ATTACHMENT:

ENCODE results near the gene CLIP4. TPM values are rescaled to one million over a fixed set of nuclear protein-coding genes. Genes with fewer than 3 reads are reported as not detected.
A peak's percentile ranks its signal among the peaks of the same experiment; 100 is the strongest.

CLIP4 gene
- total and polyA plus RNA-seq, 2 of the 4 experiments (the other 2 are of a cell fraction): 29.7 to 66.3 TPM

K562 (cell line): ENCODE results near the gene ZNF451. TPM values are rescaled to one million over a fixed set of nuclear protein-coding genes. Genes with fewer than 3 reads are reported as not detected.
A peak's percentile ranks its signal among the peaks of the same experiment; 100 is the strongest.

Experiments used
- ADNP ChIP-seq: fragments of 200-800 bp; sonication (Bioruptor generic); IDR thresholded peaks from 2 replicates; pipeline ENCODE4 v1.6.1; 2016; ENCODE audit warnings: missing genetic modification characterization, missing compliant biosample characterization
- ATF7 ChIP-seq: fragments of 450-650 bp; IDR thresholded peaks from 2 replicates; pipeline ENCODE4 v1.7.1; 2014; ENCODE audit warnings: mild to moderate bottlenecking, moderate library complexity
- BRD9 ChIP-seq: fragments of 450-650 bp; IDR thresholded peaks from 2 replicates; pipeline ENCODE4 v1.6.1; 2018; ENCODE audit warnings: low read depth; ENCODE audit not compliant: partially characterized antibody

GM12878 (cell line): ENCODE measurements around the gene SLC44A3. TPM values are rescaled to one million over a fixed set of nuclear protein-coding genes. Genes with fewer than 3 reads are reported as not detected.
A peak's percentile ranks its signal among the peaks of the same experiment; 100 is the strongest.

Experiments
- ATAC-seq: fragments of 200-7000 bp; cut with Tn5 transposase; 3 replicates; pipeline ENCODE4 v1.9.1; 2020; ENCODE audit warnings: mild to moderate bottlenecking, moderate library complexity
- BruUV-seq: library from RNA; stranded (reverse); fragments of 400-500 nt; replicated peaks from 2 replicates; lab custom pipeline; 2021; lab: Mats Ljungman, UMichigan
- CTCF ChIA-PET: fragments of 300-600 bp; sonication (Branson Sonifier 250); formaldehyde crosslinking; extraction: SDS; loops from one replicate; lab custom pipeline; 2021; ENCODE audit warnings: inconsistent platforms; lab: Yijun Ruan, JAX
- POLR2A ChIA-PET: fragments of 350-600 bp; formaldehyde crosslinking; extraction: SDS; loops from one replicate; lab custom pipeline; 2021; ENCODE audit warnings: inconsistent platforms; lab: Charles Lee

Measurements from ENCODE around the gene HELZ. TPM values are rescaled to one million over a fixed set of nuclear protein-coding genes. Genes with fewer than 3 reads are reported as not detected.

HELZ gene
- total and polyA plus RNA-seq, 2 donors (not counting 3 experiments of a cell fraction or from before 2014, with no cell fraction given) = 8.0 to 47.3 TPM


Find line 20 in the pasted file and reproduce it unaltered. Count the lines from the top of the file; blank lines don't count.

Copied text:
- total and polyA plus RNA-seq, 2 donors (not counting 3 experiments of a cell fraction or from before 2014, with no cell fraction given) = 8.0 to 47.3 TPM